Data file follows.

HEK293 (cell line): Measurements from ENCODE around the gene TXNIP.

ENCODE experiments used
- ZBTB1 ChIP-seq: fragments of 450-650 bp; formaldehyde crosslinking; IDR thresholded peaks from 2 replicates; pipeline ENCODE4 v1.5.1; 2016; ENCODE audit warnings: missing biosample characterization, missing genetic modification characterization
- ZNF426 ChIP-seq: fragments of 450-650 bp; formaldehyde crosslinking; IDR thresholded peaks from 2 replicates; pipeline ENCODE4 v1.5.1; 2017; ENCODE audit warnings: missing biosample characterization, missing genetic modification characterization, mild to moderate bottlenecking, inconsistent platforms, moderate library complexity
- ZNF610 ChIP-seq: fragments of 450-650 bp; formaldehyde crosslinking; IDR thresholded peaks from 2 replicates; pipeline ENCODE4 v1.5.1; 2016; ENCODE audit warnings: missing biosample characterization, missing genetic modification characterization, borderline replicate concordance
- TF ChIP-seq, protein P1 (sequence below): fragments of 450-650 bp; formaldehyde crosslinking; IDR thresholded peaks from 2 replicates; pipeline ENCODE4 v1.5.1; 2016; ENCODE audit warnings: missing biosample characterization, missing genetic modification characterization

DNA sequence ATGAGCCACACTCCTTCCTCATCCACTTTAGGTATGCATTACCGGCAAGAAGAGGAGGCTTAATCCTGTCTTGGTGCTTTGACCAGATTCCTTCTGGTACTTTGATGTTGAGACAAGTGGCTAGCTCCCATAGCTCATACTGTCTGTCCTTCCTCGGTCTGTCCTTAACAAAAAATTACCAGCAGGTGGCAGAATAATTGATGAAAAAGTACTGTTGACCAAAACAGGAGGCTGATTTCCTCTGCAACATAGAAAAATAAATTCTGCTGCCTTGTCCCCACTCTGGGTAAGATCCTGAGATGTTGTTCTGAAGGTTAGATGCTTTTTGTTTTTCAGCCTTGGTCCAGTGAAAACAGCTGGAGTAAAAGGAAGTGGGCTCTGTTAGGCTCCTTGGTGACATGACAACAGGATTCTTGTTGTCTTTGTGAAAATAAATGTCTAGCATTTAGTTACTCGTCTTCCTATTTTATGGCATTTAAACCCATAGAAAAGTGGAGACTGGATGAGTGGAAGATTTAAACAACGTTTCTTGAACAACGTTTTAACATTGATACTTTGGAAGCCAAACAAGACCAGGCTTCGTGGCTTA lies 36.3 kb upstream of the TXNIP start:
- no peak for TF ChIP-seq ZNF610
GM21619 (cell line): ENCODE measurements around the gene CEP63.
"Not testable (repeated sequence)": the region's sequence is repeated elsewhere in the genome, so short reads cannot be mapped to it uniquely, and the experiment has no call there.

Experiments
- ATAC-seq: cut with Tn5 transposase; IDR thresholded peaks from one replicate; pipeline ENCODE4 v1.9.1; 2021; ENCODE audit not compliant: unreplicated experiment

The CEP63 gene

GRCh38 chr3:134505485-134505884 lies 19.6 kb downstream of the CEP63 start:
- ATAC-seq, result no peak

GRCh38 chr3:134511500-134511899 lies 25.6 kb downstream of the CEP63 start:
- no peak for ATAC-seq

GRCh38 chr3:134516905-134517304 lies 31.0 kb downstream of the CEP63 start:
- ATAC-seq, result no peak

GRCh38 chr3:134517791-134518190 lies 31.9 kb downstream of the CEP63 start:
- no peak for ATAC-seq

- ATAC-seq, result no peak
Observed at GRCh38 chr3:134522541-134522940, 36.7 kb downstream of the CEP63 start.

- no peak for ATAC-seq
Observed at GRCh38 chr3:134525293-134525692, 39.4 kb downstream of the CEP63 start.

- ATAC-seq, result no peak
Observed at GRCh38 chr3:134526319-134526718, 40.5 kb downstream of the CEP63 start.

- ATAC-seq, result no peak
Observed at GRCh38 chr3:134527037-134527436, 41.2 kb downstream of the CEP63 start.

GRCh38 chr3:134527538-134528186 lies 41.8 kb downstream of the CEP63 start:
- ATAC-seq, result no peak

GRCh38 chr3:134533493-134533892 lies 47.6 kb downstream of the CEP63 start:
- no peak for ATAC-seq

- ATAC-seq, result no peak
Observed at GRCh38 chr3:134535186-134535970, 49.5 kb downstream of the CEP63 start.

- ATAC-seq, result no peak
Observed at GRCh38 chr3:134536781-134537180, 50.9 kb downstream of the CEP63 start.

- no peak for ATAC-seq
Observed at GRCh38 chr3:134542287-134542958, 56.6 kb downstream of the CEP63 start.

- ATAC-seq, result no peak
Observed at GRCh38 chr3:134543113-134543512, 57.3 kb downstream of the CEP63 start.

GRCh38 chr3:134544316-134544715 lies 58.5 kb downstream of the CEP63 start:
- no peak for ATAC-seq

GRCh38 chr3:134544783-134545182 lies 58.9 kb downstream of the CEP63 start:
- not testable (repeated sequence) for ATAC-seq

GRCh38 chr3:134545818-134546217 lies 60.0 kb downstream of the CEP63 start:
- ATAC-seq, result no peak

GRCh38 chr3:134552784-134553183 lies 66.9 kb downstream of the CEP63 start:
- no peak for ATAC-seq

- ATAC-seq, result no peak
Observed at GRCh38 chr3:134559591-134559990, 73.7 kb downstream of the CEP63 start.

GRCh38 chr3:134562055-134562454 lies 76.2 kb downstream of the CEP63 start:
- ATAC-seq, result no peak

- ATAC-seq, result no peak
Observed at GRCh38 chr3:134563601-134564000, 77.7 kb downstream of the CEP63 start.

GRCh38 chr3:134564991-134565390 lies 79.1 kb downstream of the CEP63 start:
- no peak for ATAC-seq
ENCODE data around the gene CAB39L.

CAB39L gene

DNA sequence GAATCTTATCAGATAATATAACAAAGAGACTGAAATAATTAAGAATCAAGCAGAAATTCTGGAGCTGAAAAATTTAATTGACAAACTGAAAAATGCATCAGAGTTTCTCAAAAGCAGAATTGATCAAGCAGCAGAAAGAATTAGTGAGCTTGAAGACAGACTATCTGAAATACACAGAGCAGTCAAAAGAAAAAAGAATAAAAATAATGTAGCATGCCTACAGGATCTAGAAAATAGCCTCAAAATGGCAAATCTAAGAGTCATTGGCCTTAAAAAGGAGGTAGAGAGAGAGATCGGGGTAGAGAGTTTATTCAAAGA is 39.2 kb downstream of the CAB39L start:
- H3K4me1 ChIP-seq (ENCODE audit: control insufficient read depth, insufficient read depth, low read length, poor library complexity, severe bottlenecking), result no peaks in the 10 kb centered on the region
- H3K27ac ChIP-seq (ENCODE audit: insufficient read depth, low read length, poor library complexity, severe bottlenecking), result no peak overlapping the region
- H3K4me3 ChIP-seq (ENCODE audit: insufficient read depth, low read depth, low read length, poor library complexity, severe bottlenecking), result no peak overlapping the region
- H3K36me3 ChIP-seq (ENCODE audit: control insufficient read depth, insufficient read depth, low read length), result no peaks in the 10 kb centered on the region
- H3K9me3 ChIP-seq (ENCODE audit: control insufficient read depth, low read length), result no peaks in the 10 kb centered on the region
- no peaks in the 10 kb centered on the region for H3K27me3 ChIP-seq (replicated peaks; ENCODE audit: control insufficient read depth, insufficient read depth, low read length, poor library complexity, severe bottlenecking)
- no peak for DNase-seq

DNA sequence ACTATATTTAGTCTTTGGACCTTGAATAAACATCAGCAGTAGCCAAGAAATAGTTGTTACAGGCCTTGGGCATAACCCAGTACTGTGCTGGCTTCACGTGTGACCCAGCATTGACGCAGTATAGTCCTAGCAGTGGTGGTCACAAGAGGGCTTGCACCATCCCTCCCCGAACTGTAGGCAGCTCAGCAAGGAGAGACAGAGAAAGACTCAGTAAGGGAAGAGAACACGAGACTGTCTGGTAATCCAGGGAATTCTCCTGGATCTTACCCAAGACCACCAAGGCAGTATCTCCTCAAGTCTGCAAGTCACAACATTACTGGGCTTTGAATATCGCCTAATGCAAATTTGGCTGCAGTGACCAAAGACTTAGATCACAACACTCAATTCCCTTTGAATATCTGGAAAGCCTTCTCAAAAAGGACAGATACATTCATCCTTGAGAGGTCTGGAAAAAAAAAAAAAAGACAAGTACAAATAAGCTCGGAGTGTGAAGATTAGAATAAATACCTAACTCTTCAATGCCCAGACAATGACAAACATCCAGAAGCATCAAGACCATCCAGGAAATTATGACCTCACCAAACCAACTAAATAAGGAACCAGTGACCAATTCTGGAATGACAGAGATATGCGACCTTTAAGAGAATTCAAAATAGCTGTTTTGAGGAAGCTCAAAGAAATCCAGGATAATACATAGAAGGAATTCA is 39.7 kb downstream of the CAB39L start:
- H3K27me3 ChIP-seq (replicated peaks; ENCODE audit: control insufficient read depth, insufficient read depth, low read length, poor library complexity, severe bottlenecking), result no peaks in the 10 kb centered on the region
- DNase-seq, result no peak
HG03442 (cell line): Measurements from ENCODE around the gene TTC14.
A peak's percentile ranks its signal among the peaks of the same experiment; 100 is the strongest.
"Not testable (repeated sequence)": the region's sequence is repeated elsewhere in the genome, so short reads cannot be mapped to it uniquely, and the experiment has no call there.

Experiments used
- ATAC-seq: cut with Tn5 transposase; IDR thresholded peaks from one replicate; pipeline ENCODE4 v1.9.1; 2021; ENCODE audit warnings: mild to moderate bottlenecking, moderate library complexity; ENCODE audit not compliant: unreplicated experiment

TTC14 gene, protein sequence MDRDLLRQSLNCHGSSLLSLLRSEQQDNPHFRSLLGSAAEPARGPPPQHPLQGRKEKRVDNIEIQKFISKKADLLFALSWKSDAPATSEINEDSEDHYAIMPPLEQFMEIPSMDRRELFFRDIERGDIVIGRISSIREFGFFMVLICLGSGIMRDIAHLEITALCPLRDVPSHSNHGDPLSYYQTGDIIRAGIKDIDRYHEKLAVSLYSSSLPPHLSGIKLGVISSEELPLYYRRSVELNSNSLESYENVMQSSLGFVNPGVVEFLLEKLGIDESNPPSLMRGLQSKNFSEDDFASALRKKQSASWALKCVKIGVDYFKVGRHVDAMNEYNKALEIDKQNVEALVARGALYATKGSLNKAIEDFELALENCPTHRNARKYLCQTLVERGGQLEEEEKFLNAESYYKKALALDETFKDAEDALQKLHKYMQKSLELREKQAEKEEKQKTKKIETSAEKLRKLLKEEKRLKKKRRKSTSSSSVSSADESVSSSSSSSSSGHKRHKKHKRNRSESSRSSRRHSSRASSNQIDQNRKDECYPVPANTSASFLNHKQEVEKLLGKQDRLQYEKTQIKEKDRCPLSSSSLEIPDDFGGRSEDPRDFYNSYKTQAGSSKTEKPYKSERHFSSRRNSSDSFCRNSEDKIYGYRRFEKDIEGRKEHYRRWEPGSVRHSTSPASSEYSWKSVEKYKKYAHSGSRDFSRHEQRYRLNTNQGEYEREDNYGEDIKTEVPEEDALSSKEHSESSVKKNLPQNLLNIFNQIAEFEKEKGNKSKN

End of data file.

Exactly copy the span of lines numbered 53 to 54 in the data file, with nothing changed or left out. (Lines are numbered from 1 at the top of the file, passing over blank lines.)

- ATAC-seq, result no peak

- ATAC-seq, result no peak